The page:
Why does my phone keep ringing with deals, offers and prizes?
Where do these people get my email address — Nigerian princes, Viagara samples, financial tips?
As promised last week (in the history portion), here is the answer portion.
One of the primary reasons that print media faces rough times is the increasing reliance on technology. Specifically, on computers, smart phones, the Internet, etc. Retail, too, struggles with the likes of Amazon, eBay and other sit-in-your-living-room-and-shop providers. When computers incorporate McDonald’s Big Macs into a delivery port, even the fast food joints will have to re-think their futures.
The march of technology adds words to our vocabulary almost daily. Face Time, Blue Tooth, selfie, Hashtags, tweet, torrent, apps, and more. If you’re under 40, these are everyday words. If you’re over 40, many of them leave you scratching your head. In many ways, the very operation and function of a computer has the same effect. The neuro pathways are just not there to enable full understanding by the senior sector.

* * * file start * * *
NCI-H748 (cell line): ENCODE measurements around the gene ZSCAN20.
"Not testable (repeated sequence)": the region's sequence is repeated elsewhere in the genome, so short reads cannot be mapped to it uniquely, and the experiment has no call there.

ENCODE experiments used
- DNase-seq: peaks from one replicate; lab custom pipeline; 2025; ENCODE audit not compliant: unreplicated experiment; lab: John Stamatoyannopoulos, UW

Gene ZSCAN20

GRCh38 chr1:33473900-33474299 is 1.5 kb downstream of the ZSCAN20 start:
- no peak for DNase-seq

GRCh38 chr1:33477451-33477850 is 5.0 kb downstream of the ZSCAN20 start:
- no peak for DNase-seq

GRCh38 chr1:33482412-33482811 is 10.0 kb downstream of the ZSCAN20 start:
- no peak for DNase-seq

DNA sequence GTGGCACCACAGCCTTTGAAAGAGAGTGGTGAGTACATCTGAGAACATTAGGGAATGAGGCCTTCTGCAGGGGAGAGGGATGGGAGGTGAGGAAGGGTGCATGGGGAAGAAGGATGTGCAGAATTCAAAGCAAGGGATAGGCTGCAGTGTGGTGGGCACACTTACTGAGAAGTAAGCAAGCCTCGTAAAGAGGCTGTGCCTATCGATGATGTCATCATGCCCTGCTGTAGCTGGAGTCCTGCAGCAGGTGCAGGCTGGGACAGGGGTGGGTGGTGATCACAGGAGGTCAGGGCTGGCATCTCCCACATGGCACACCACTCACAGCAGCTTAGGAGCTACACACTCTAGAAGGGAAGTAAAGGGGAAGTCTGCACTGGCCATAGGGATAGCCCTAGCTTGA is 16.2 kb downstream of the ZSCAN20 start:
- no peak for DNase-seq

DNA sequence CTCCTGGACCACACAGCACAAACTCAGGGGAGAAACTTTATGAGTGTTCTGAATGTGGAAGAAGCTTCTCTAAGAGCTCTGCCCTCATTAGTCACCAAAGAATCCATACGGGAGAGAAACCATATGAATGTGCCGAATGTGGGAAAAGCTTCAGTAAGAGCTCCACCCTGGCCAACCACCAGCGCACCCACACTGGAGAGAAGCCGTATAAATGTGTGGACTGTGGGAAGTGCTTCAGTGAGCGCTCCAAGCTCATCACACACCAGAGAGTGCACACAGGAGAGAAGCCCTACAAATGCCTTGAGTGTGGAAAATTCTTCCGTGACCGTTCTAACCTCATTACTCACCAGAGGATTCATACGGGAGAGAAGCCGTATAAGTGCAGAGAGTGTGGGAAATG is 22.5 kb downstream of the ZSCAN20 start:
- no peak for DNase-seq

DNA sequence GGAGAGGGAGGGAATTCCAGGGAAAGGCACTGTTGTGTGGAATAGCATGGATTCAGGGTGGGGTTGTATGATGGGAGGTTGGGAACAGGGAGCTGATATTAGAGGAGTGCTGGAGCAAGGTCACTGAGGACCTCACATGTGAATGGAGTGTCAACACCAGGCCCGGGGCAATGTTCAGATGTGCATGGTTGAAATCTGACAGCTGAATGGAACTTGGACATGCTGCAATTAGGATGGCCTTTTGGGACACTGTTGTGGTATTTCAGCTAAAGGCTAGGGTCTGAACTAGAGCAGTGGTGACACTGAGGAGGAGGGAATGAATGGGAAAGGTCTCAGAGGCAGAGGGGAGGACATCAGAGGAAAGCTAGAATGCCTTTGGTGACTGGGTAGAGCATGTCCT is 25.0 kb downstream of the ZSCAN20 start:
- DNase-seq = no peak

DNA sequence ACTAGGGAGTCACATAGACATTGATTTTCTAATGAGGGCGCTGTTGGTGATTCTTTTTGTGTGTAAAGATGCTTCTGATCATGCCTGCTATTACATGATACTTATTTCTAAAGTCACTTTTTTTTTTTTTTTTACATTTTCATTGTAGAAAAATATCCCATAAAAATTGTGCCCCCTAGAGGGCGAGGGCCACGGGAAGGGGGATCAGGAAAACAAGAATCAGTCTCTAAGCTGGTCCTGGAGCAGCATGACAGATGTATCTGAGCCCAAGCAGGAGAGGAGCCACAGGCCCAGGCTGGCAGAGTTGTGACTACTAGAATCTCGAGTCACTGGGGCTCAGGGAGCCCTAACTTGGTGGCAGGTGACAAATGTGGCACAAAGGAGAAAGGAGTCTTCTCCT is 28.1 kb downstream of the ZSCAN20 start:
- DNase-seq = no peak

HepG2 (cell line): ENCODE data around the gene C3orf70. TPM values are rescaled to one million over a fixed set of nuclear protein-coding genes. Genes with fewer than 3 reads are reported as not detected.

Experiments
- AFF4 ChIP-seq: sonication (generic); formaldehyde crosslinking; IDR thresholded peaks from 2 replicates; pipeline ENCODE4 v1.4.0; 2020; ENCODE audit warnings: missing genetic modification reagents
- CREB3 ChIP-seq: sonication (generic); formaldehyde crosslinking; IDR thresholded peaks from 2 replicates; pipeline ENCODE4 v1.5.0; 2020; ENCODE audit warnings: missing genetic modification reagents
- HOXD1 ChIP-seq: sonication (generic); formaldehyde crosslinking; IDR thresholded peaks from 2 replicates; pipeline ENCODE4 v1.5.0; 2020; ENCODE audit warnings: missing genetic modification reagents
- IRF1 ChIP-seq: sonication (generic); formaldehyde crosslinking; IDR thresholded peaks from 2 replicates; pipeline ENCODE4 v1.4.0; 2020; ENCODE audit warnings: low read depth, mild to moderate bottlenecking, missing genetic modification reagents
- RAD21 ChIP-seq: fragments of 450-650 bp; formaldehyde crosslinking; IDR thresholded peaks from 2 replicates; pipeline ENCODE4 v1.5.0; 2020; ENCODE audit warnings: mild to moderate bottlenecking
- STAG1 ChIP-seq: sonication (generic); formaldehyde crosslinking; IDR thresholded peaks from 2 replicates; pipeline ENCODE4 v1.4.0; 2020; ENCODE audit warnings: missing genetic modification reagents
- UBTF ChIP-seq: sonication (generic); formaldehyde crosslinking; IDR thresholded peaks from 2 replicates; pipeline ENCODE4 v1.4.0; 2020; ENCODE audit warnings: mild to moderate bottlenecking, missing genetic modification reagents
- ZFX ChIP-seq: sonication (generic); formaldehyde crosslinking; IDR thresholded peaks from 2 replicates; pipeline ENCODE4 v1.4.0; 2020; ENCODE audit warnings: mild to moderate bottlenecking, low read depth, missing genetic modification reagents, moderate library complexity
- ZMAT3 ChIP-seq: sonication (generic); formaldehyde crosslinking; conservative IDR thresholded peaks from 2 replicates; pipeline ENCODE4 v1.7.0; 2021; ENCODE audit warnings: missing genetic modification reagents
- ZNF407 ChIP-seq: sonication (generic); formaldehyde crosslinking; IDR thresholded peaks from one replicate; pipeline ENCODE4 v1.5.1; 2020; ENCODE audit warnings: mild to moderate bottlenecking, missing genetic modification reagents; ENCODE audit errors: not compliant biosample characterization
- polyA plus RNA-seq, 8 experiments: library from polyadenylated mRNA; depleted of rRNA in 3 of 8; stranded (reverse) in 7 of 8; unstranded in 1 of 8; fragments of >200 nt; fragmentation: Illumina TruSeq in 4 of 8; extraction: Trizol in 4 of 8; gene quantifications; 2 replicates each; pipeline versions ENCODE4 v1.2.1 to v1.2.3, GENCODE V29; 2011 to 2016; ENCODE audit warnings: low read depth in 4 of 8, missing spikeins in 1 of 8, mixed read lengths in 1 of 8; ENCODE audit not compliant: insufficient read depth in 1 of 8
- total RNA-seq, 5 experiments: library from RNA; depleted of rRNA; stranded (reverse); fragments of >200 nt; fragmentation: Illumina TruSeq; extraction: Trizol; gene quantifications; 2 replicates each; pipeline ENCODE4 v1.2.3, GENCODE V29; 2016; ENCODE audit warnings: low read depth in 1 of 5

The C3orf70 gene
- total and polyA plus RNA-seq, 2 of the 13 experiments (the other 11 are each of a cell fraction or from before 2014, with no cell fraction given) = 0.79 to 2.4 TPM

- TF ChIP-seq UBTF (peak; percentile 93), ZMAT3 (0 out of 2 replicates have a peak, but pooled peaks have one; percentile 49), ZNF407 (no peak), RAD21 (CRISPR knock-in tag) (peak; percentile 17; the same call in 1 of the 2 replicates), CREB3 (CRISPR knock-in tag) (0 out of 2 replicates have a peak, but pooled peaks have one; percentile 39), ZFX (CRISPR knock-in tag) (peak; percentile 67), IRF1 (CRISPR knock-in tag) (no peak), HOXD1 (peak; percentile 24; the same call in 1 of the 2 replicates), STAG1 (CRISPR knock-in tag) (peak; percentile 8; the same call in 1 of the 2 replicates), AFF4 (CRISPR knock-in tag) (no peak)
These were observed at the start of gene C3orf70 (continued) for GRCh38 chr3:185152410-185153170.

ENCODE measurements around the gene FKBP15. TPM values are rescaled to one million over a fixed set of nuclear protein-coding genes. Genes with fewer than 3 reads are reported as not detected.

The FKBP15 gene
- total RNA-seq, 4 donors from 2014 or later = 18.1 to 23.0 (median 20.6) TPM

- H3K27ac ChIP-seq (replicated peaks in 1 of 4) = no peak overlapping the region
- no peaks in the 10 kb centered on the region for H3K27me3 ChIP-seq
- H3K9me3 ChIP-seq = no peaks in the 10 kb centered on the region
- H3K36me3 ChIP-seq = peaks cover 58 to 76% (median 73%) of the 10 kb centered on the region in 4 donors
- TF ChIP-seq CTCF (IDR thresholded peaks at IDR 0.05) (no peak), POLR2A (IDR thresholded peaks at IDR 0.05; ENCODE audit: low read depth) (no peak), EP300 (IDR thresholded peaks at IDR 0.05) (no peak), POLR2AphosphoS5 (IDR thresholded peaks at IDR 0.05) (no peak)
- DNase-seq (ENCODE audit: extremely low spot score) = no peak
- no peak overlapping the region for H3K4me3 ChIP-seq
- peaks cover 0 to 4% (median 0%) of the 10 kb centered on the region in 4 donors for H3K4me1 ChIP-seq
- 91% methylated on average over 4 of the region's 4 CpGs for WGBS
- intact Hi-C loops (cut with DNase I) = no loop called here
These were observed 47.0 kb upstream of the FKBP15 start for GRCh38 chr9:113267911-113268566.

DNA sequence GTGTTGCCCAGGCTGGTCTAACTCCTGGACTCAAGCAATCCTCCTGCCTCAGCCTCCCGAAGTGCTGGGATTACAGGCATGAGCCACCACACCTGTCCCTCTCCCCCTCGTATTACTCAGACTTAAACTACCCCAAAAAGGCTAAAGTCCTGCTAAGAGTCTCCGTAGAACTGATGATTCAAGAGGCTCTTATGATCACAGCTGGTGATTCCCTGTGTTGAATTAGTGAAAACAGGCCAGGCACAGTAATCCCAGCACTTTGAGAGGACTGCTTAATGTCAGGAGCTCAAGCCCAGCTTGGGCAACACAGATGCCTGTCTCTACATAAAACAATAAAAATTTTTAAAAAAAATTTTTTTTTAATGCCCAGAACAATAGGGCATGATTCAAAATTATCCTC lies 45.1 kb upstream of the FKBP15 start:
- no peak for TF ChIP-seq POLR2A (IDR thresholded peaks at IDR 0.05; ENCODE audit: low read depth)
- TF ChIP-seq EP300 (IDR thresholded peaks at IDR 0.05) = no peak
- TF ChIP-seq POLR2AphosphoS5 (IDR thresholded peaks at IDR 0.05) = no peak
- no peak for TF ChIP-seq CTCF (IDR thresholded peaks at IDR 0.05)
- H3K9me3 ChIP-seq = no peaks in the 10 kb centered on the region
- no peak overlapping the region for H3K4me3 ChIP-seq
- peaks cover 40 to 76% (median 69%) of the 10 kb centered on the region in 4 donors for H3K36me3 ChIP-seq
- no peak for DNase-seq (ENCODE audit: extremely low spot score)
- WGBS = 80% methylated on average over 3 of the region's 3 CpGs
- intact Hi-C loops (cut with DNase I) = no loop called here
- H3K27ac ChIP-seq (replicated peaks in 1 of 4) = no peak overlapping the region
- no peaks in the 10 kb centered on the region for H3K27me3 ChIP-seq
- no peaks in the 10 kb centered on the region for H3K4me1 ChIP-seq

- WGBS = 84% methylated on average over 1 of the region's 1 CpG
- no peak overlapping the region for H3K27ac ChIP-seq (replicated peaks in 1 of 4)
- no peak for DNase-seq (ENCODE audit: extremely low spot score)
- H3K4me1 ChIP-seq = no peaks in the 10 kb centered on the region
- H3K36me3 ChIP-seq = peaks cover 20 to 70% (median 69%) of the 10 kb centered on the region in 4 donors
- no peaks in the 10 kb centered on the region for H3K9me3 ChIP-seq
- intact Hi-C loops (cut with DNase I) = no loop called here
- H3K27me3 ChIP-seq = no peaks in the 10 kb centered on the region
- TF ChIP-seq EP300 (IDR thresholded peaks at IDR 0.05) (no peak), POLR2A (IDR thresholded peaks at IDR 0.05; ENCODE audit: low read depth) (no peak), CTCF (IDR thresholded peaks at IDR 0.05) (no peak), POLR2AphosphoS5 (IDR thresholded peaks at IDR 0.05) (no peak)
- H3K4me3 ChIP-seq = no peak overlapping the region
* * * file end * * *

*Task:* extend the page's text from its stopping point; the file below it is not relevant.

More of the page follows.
It is for you that I write today’s column.
Among the biggest Internet threats is the “click here for more information” option that often appears next to or on top of an alluring advertisement. What is even more invasive is that these same seemingly innocent clicks will lead you to a secondary site where the sole purpose is to collect your personal information or (worse yet) your financial information. The purpose of this? Lead list sales! Once they have your contact information — phone, email, physical address, whatever — they share that information. FOR A PRICE.
The worst of all these scams occur when a lead generator website hooks you into divulging financial information. The most common way this takes place is to offer you something for either an amazingly low price (there is usually misrepresentation of the item) or something that is FREE. The hook is that they request a very trivial “handling charge.” Once you willingly share your credit card number for the $1.97 charge to get the free stock tip, the free diabetes information or testing kit, the free anything — you are an affiliate and they can share/sell your information with/to marketers galore.
If you really think about it, what entity would be willing to send you a FREE White Paper valued at $495, however require a trivial “handling fee? Watch for buzzwords like “free,” insanely reduced “deals,” “last chance” claims and “ticking clocks.” If it expires at midnight, let it!
The moral of the story? Computer “literate” or not, “There Ain’t No Such Thing As A Free Lunch.”
Drop by the Pahrump Valley Times offices, 2160 E. Calvada Blvd., for a copy of Leslie Kim’s latest book “123 Main Street … the Scamming of America.” Only $19.95 while supplies last.